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Pet Animal Welfare

Volume 264: debated on Wednesday 18 October 1995

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3.35 pm

I beg to move,

That leave be given to bring in a Bill to control the sale of animals in pet shops and the breeding of dogs; and for connected purposes.
My Bill aims to end puppy farming, to control the sale of animals to young people, to ban the importing of exotic pets and to modify the quarantine system in this country. I realise at this late stage of the parliamentary year that my chances of legislative success are even less than my chances of entering the kingdom of heaven—or indeed the shadow Cabinet, although I am assured by my more ambitious colleagues that the two are one and the same place.

It is not my intention to stop people enjoying the company of animals and pets; rather I intend to promote the welfare of animals through effective regulation of the pet trade.

I shall deal first with the scandal of puppy farming, and begin by paying a warm tribute to my right hon. Friend the Member for Swansea, West (Mr. Williams) for his tireless efforts to stamp it out.

The trade began in earnest in 1984. Amazingly, it seems that the Agricultural Development Advisory Service suggested at that time that farmers struggling because of EC milk quotas should go into puppy farming. More recently, public awareness of this vile practice has been heightened following campaigns by organisations such as the National Canine Defence League, the Royal Society for the Prevention of Cruelty to Animals, Puppy Watch and the News of the World. That paper may occasionally catch out some politico doing naughty things but it sure knows how to run an effective animal welfare campaign. Any newspaper that concentrates on the sex lives of Members of Parliament and the cruel mistreatment of animals will never run out of copy.

Remarkably, there are probably about 1,000 puppy farms in west Wales alone, but the trade thrives across Britain, with an estimated 200,000 dogs being produced each year from puppy farms. Owing to a loophole in the law, anyone can set up a puppy farm, although the 1992 legislation now allows local authorities and the RSPCA to inspect premises.

I should like to outline the main areas of concern in respect of these farms. They involve indiscriminate and unprincipled breeding, with bitches often kept in appalling conditions. They are bred twice a year, to exhaustion, typically over an eight-year period, and then disposed of—all for profit, not the betterment of the breed.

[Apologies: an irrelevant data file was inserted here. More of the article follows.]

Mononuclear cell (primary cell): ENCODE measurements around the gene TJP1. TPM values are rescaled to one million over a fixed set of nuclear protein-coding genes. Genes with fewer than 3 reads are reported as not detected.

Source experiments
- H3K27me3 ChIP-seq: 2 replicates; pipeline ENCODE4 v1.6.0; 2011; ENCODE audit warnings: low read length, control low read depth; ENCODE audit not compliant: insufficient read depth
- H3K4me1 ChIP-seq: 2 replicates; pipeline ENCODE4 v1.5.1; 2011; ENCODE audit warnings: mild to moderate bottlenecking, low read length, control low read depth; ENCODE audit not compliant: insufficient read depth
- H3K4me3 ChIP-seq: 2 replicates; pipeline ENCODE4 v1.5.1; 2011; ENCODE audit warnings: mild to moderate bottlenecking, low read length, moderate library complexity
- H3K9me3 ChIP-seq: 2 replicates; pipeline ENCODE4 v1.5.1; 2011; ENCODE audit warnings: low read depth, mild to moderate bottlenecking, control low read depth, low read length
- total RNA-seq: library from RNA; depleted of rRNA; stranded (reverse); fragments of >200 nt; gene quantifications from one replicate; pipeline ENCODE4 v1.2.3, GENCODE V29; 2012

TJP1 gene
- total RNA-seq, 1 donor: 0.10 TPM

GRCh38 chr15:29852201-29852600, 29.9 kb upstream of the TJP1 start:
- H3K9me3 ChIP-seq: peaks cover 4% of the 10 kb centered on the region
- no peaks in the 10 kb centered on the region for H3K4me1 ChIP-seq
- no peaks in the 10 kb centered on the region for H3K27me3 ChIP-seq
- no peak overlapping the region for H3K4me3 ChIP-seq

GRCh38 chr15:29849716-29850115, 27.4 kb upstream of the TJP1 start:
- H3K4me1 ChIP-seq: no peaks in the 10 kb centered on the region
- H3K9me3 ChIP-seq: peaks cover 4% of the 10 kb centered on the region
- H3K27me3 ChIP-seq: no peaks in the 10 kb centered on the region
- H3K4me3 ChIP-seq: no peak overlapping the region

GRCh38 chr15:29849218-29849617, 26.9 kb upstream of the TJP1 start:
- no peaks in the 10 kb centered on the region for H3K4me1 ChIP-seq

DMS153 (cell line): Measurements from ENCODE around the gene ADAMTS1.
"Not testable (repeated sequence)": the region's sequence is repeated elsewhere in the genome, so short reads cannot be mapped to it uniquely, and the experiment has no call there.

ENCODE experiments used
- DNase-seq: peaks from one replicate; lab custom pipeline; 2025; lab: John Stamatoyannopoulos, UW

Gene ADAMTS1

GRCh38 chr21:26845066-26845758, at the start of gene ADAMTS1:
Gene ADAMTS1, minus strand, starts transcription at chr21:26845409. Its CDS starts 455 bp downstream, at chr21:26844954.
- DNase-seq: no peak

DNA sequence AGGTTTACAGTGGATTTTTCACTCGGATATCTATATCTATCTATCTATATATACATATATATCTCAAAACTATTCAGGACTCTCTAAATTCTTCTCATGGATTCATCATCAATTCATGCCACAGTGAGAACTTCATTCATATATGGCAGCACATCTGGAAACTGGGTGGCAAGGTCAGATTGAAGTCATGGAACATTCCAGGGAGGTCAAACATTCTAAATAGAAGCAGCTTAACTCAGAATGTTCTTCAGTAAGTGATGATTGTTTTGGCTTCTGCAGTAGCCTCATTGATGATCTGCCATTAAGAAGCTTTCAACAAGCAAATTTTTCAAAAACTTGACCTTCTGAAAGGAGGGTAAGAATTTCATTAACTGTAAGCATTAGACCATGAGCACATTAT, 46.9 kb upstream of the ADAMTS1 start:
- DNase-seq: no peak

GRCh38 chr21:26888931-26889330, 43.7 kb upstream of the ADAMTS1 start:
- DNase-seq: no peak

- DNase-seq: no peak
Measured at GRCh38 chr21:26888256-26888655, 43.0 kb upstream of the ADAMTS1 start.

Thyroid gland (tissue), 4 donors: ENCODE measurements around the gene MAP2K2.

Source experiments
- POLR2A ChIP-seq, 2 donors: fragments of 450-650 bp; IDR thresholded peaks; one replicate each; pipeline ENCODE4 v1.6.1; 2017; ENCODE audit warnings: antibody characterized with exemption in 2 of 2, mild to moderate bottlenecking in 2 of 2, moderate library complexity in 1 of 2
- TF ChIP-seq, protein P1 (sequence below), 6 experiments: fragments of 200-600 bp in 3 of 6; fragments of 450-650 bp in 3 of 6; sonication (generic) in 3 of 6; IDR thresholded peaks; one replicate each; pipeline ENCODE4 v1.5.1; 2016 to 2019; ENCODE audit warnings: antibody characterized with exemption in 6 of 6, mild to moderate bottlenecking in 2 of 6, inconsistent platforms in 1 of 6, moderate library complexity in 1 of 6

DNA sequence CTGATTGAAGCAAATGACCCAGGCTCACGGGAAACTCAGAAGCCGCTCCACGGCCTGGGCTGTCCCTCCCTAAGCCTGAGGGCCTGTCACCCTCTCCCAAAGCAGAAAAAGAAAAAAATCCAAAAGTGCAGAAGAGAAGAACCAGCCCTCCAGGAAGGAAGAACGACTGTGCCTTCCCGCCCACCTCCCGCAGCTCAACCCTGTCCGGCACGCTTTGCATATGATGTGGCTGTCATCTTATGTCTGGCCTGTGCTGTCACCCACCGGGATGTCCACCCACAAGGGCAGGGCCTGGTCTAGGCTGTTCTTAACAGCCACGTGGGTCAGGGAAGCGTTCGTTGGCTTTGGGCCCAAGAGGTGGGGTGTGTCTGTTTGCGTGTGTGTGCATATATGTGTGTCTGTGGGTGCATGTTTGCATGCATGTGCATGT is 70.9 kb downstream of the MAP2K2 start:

This disgusting process also involves puppies being removed from their mothers soon after birth and transported hundreds of miles before being purchased by unsuspecting people wanting a pet. Some of the vile people involved in the trade are now exporting to the far east in the certain knowledge, I believe, that some of the dogs will end up in a pot or on a plate. We have the nerve to describe ourselves as a country of animal lovers, yet we do nothing about these dog factories, despite extensive public opposition.

A survey earlier this month carried out on behalf of the National Canine Defence League revealed that 95 per cent. of vets are against the mass breeding of puppies on puppy farms; 84 per cent. believe that their clients are unlikely to know whether their puppies have been mass-bred; 63 per cent. of these same vets felt that hereditary disorders are more likely with this process; and 76 per cent. felt that not seeing the puppies' mothers made it more difficult to judge the likelihood of their developing physical or mental disorders.

Finally, a massive 91 per cent. believe that the lack of socialisation causes more problems as animals grow older. Perhaps that has been the reason for many, if not all, of the cases in which a seemingly docile family pet suddenly becomes an aggressive creature capable of savaging or killing members of the family. The first thing that any potential puppy owner should insist on is seeing the mother. If the breeder or pet shop cannot or will not do that, the advice must be to refuse to purchase.